CHAMPAIGN, Ill. — It turns out the old saying that “It’s not what you know, but who you know” still holds a measure of truth in corporate America.
New research from a University of Illinois expert in social network analysis indicates that, through 2006, the Rolodexes of the business elite help account for the surprising resilience of managerial control of publicly held corporations.
According to a forthcoming paper from Richard Benton, a professor of labor and employment relations at Illinois, the “interlock” of corporate board members and managers are ties that bind, leading to an entrenched management structure that comes at the expense of shareholder value.
“The ‘old boys club’ still exists, but it’s less about gender and more about two different interest groups – entrenched management and activist shareholders – vying for control over publicly held corporations,” Benton said.
On the one hand, shareholders and institutional investors are interested in seeing corporations managed and directed to reflect their interests. On the other, managers, executives and board members want to preserve their power and autonomy.
“One way to think about this network is it’s about who has the power: shareholders or managers,” Benton said. “But managers are able to tilt the playing field and surround themselves with a board of directors that thinks like they do.”
The paper points to the incestuous nature of corporate boards and C-suite executives, Benton said.
“What this shows is that networks of people who work together and have common interests – unsurprisingly – do things to support each other,” he said. “Basically, directors affiliated with manager-oriented firms self-select into dense groups, which leads to firms appointing directors from similarly governed firms to their board. They end up supporting the interests of top executives, and not necessarily the shareholders. The end result is that these interlocks help spread a passive governance orientation, and shareholders’ interests are neglected.”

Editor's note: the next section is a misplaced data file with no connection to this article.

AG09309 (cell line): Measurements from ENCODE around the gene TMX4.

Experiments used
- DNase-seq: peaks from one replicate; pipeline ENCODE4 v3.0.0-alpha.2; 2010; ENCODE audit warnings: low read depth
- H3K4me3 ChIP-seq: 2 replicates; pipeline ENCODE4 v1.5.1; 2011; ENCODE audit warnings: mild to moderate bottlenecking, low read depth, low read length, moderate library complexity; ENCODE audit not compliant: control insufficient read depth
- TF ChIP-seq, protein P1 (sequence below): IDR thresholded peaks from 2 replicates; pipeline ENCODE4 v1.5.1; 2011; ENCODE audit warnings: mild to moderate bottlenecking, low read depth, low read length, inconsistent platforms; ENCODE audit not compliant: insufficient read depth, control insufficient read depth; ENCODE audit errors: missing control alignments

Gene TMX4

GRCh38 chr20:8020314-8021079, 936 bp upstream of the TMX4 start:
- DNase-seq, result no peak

And a board of directors that reflexively defers to the CEO isn’t necessarily the best shareholder advocate, Benton said.
“If they all know each other through their social connections, and they all take care of each other and run in the same social circles, are they really going to be critical or a vigilant watchdog of a chief executive – especially if that same chief executive also happens to be a buddy who sits on the board of their company?” he said.
“It’s all very incestuous. There’s a façade of independence, but they’re really well-connected with one another.”
The paper’s findings suggest that a select group of corporate insiders have remained cohesive and continue to play a central role in maintaining managerial entrenchment in the modern era, even as the broader network has continued to fracture in the face of increased pressure from shareholders.
“A key source of shareholder power in a corporation is concentrated institutional investor ownership,” Benton said. “When you have large concentrated institutional investors who own large blocs of shares, they have outsize power and influence because they can vote their shares and thereby put a lot of pressure on the board through activism.”
But at corporations with high levels of institutional investor ownership, that impact is blunted by the deeply embedded old boys network, which is less susceptible to shareholder pressures, Benton said.
The practice isn’t illegal, “it’s just normatively questionable,” Benton said.
“These are contested practices, something that most investors don’t see as being in their interests and would like to see changed, but managers and board members still find ways around them,” he said.
The good news for investors: The network has become more fractured and less cohesive in the wake of corporate scandals.
“This paper tracks companies through 2006, and we can already start to see the coalition start to splinter,” Benton said. “One of the key reasons why it’s become more fractured is that there’s been more scrutiny on heavily networked firms and corporate directors.”
The paper will be published in the American Journal of Sociology.